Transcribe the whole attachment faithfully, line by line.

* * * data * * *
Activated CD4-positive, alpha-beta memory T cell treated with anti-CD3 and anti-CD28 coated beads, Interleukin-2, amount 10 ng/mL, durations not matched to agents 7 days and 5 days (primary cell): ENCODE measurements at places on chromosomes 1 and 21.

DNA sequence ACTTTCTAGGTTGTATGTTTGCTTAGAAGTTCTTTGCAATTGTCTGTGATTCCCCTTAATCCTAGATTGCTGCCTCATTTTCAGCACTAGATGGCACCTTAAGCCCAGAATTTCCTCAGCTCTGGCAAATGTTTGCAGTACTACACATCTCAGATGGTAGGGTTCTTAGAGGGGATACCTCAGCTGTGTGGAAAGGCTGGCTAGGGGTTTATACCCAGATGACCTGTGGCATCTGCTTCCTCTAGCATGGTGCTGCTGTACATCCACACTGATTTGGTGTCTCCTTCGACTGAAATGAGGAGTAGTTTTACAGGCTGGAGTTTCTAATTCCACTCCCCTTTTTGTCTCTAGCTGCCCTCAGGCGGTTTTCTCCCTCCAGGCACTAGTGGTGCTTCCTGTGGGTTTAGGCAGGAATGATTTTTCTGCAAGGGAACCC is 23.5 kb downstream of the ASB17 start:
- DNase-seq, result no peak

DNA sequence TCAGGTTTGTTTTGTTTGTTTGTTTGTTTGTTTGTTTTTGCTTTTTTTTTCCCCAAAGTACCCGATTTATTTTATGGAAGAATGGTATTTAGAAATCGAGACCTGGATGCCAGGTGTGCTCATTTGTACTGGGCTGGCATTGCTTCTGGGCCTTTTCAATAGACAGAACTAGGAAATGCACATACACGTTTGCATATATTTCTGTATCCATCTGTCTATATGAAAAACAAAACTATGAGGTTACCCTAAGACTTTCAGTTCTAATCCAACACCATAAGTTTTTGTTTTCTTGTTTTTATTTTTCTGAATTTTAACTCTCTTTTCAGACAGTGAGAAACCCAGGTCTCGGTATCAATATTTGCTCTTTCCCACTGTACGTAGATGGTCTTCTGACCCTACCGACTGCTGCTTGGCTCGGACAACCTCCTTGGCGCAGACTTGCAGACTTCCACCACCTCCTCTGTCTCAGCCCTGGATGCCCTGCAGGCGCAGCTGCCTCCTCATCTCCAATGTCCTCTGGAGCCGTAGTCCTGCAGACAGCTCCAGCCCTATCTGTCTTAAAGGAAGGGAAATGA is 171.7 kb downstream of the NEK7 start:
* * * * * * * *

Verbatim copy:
Activated CD4-positive, alpha-beta memory T cell treated with anti-CD3 and anti-CD28 coated beads, Interleukin-2, amount 10 ng/mL, durations not matched to agents 7 days and 5 days (primary cell): ENCODE measurements at places on chromosomes 1 and 21.

DNA sequence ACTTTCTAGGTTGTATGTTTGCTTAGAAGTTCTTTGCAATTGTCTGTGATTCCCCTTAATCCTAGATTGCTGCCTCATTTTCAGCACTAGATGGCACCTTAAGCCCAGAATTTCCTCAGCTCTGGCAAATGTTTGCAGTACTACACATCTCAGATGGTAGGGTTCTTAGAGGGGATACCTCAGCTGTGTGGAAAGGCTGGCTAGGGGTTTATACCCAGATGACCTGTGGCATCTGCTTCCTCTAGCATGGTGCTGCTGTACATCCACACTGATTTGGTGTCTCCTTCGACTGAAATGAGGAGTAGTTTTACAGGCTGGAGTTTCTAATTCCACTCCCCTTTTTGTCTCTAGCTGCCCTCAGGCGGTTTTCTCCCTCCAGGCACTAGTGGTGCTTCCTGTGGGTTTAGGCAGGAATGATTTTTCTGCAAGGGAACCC is 23.5 kb downstream of the ASB17 start:
- DNase-seq, result no peak

DNA sequence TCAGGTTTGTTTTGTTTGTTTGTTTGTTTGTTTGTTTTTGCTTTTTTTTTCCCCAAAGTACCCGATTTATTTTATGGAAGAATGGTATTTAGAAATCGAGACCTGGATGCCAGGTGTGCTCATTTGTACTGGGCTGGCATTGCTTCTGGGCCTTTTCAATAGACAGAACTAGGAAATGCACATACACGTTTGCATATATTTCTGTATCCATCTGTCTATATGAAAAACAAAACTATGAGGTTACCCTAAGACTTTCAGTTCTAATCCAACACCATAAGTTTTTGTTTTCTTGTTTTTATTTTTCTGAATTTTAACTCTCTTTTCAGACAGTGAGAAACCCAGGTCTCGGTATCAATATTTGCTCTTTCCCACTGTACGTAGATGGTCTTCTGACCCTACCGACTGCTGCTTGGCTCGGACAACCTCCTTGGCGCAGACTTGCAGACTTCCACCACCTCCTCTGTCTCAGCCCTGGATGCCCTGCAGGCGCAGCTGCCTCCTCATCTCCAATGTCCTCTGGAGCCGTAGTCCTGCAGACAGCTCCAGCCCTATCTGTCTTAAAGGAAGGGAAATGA is 171.7 kb downstream of the NEK7 start: